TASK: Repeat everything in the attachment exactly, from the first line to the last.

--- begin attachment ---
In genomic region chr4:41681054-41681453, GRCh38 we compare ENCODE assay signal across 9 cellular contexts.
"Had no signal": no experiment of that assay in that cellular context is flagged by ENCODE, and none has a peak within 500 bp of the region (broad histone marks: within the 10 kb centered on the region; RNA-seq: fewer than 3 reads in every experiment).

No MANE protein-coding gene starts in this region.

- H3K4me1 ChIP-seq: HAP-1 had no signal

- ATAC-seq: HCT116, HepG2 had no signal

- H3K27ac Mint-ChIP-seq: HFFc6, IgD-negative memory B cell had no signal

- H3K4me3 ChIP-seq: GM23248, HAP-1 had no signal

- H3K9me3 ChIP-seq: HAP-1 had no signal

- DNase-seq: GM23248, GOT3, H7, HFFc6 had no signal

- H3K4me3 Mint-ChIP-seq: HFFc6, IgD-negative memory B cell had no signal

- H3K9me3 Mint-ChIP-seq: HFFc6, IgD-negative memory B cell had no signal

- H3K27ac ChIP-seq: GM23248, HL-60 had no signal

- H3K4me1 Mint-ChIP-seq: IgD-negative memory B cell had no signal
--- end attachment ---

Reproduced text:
In genomic region chr4:41681054-41681453, GRCh38 we compare ENCODE assay signal across 9 cellular contexts.
"Had no signal": no experiment of that assay in that cellular context is flagged by ENCODE, and none has a peak within 500 bp of the region (broad histone marks: within the 10 kb centered on the region; RNA-seq: fewer than 3 reads in every experiment).

No MANE protein-coding gene starts in this region.

- H3K4me1 ChIP-seq: HAP-1 had no signal

- ATAC-seq: HCT116, HepG2 had no signal

- H3K27ac Mint-ChIP-seq: HFFc6, IgD-negative memory B cell had no signal

- H3K4me3 ChIP-seq: GM23248, HAP-1 had no signal

- H3K9me3 ChIP-seq: HAP-1 had no signal

- DNase-seq: GM23248, GOT3, H7, HFFc6 had no signal

- H3K4me3 Mint-ChIP-seq: HFFc6, IgD-negative memory B cell had no signal

- H3K9me3 Mint-ChIP-seq: HFFc6, IgD-negative memory B cell had no signal

- H3K27ac ChIP-seq: GM23248, HL-60 had no signal

- H3K4me1 Mint-ChIP-seq: IgD-negative memory B cell had no signal